The Christian Science Monitor is reporting that More nuclear power plants are on the way. After 30 years with not one single filling, over the next year an one half, Government Regulators are expecting applications for up to 27 new plants. A virtual renaissance in the nuclear power industry. While long term storage and waste transportation issues remain, nuclear power plant generate virtually no greenhouse-gas emissions.
I for one can't wait to see how the Greenies (Earth Conservationists) that for years has been telling us for years that Global Warming is going to kill us all, are going to feel about these new plants that are undoubtedly far more CO2 friendly than the traditional coal or oil fired plants.
On average these new reactors are going to be larger than the United States existing 104 reactors. But we have learned allot about Nuclear Power over the last 30 years so they'll also be safer and require less maintenance.
It won't help the Greenies, that these new plants will be assisted by federal loan guarantees. The article states:
Are the Greenies so concerned about Global Warming that they will forget about their longstanding hatred of the Nuclear Power industry. I bet not...
"Clearly, [nuclear power companies] are not so confident or they wouldn't want the federal government and taxpayer to be guaranteeing the loans," says David Schlissel a longtime nuclear industry analyst with consulting firm Synapse Energy Economics in Cambridge, Mass.
The industry says it needs the aid to get nuclear power rolling again.
"Yes, we need some help and assistance getting these large projects off the ground," says Paul Genoa of the Nuclear Energy Institute (NEI) in Washington. "This will always be labeled as subsidies. But one person's subsidy is another person's incentive. These are the first nuclear power plants to be built in years and there's a role for government here."
Also, loan guarantees don't affect taxpayers unless those loans are defaulted on, he points out.
Under the Energy Policy Act of 2005, the industry already is getting an estimated $12 billion in tax breaks and other largess. The Price-Anderson Act, a law dating from the 1950s, caps the industry's liability at about $10 billion in the event of an accident, even though studies show that a major nuclear meltdown could easily run 50 times that.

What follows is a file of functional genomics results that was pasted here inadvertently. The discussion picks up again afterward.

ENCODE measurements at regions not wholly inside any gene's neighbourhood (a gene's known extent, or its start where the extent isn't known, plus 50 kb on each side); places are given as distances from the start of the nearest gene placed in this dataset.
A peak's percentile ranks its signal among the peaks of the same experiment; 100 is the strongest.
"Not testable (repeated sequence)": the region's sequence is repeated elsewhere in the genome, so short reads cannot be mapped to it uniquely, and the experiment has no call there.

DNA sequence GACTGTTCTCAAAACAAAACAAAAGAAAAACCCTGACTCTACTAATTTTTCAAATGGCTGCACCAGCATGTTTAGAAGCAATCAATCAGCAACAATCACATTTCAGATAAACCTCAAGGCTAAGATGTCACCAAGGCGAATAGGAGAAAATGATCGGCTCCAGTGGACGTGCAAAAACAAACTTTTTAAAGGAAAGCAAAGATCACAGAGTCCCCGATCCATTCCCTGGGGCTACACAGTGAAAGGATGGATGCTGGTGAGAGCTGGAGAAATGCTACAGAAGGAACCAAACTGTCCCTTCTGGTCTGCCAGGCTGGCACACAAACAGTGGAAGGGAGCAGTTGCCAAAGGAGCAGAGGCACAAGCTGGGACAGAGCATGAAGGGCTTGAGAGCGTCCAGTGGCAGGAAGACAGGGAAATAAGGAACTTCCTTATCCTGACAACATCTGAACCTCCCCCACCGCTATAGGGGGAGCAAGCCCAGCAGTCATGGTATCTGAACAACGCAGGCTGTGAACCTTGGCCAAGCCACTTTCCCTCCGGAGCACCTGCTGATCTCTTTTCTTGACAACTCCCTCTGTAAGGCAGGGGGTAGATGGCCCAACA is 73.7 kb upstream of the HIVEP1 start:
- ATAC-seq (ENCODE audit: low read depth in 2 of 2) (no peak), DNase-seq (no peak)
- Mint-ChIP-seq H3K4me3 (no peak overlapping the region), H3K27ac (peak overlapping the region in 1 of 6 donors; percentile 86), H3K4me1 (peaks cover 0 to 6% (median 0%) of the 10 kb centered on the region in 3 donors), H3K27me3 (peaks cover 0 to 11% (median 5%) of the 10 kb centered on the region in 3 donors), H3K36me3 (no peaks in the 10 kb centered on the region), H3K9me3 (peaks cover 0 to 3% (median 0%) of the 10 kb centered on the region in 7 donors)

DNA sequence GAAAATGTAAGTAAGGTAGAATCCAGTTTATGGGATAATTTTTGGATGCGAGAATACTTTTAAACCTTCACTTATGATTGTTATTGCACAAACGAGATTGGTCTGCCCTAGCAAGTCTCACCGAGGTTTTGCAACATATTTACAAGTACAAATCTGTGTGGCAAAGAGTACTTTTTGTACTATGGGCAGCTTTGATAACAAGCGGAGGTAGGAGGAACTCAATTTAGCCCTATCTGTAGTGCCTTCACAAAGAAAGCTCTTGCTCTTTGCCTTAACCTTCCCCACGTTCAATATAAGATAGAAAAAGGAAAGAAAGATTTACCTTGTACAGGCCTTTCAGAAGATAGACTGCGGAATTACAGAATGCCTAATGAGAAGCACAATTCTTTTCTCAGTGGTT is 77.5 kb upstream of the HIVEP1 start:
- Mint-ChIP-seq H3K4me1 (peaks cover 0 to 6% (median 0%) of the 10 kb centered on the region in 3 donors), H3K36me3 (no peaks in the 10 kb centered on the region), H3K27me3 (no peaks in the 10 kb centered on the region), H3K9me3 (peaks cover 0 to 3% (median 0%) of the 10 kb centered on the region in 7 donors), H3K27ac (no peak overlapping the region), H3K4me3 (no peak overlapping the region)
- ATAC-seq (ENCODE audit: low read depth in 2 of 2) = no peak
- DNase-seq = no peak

Now, the Senate version of a new energy bill includes a provision that could provide tens of billions of dollars more in federal-loan guarantees. On Tuesday, the Energy Department announced it would provide up to $2 billion in federal risk insurance for the first six new nuclear-plant projects, protecting them against losses from regulatory or legal delays.
"In my view, these kinds of taxpayer subsidies are vital to the industry, and they wouldn't be building any of these new nuclear plants without them," says Doug Koplow, president of Earth Track, a Cambridge, Mass., consulting firm that analyzes subsidies for all forms of energy, including biofuels.
The nuclear industry gets about $9 billion a year in federal subsidies, he calculates, trailing only oil and coal in federal energy aid. That amount could go far higher if companies were to begin defaulting on guaranteed loans, he adds.
The nuclear industry has already put Congress on notice that it could require loan guarantees of at least $20 billion for planned projects – and more later, NEI officials told The New York Times in July.
In fact, I'll bet that when these applications come up for review, they will abandon all thoughts of Global Warming and return to the precautions of Nuclear Catastrophe.
Stay tuned this may get interesting.Sphere: Related Content